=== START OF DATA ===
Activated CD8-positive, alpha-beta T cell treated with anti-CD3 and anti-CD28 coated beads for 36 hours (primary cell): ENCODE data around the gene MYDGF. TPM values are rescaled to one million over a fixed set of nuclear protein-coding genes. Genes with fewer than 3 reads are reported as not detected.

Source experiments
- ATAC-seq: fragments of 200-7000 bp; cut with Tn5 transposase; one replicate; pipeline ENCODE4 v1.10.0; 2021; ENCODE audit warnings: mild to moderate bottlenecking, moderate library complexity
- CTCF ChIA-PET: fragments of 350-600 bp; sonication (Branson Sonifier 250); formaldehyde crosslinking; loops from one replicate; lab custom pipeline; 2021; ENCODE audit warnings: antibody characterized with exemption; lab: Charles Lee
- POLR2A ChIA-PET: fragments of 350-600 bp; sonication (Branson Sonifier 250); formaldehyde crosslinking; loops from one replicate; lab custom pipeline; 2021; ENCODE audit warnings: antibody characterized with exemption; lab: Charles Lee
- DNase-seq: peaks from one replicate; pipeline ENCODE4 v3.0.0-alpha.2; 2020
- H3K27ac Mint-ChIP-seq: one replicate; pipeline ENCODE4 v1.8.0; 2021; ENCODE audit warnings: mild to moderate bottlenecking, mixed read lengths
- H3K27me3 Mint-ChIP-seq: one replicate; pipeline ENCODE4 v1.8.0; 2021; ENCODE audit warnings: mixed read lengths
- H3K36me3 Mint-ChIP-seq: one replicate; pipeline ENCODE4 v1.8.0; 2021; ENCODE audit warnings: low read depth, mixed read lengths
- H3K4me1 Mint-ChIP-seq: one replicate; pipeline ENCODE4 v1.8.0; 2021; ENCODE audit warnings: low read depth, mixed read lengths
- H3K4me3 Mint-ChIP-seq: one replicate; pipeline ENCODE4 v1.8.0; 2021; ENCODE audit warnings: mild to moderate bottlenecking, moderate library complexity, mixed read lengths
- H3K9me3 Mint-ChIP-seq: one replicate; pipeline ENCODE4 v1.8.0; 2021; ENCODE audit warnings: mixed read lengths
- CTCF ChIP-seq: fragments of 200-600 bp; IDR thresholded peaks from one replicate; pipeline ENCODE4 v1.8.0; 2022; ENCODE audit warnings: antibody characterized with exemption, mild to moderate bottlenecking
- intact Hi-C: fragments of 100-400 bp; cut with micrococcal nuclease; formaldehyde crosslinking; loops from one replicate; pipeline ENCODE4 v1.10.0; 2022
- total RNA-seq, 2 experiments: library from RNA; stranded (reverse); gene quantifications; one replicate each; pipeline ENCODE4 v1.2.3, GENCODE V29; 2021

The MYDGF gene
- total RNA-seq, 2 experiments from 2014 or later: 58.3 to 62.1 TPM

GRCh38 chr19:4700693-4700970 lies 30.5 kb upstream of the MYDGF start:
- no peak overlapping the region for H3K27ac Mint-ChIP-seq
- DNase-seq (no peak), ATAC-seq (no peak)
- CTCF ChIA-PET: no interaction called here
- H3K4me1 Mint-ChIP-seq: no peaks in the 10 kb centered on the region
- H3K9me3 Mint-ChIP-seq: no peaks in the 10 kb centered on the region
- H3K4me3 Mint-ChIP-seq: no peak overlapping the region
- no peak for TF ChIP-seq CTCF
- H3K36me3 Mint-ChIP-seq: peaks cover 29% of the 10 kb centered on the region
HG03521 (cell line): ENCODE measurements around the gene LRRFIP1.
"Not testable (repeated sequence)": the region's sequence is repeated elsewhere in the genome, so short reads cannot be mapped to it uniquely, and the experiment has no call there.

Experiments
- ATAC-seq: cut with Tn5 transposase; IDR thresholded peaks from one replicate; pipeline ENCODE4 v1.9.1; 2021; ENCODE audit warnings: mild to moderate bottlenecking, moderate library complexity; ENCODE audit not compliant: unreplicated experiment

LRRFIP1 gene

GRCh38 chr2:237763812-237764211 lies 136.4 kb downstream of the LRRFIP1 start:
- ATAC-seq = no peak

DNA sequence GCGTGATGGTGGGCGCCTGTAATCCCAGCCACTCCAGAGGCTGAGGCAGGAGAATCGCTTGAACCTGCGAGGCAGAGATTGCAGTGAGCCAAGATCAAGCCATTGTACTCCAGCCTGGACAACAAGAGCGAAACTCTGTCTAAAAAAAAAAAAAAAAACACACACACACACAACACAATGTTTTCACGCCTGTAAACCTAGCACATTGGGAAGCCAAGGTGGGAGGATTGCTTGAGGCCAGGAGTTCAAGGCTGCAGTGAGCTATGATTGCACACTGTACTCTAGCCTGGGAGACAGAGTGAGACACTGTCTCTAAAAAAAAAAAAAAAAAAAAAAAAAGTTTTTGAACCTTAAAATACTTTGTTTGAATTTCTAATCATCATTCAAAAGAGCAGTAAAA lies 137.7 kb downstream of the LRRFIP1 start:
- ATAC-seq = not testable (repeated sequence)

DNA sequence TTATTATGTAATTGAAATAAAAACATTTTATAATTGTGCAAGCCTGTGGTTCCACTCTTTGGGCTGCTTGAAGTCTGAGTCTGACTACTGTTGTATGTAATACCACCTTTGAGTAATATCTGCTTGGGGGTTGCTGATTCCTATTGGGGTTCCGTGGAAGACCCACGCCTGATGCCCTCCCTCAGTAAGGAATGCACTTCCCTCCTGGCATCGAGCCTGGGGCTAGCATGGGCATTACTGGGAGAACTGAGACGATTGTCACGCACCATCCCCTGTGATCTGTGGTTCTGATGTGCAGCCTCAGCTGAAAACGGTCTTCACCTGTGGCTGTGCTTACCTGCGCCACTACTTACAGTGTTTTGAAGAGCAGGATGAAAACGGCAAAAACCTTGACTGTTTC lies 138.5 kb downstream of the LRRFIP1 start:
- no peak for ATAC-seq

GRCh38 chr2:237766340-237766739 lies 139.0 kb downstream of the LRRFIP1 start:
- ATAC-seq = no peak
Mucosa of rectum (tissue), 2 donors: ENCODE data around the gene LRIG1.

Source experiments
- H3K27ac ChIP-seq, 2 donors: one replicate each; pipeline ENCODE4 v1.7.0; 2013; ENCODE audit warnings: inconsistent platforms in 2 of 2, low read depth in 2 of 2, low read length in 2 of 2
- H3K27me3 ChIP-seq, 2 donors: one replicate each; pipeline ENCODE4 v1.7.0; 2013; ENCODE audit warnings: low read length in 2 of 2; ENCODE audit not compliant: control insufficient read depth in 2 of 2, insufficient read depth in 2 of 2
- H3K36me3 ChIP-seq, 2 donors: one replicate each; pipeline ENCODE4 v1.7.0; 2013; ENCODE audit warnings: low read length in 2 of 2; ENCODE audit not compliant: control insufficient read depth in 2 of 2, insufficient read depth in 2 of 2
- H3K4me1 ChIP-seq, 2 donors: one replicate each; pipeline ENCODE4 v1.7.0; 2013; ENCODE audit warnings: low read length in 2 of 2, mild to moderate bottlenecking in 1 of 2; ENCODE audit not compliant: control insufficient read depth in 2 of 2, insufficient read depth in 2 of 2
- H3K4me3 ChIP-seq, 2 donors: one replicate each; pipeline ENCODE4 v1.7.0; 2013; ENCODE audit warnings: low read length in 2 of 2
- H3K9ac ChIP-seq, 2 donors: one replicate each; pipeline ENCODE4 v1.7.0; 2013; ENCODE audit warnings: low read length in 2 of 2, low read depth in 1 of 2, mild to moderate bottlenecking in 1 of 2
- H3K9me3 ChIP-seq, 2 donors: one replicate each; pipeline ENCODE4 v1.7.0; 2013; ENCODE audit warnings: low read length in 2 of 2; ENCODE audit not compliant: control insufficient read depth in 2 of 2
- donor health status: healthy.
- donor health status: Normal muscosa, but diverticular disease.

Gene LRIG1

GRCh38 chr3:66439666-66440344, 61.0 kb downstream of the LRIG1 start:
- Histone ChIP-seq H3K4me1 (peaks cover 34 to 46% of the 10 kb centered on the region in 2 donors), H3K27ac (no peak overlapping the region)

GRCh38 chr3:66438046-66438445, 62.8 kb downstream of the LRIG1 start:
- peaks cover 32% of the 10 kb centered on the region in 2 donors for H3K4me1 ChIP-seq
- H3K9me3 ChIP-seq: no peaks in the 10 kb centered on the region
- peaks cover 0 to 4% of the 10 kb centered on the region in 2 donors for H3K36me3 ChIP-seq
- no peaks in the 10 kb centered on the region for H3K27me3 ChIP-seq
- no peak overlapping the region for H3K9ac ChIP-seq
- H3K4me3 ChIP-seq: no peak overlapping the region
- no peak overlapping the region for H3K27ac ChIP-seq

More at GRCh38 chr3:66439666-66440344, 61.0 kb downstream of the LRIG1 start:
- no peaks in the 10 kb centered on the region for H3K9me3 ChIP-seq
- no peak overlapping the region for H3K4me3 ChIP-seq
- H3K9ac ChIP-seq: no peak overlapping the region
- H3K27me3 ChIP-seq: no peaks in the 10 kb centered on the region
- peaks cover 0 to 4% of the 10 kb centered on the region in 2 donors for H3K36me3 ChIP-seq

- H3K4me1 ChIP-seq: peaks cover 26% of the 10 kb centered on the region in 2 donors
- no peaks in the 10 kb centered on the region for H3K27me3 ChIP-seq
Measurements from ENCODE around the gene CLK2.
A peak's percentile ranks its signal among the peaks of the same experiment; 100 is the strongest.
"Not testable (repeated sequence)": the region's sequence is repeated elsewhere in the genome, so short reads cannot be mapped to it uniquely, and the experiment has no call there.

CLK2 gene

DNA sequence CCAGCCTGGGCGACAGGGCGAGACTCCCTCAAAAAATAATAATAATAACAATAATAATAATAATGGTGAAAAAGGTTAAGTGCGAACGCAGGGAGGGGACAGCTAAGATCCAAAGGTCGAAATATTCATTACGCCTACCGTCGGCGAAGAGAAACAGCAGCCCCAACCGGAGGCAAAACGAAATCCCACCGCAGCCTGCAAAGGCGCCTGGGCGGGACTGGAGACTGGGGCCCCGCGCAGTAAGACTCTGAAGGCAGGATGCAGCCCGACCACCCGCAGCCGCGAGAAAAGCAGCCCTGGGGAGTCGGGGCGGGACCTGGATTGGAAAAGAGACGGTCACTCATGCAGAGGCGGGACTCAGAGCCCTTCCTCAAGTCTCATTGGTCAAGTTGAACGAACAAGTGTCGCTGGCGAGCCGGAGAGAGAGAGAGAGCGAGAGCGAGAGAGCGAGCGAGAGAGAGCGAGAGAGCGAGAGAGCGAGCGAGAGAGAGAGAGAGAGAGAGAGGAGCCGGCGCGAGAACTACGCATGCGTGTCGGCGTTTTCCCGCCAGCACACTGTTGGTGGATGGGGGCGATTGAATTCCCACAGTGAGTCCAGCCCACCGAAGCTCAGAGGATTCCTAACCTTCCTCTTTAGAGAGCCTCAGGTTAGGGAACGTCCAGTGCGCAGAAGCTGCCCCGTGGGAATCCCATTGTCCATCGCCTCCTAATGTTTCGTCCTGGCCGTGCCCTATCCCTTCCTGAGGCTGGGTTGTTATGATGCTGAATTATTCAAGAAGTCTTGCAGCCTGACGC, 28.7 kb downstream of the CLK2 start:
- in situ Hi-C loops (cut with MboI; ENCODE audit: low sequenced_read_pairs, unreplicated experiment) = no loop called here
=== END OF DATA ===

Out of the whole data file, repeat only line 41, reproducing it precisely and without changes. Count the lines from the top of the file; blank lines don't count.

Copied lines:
Source experiments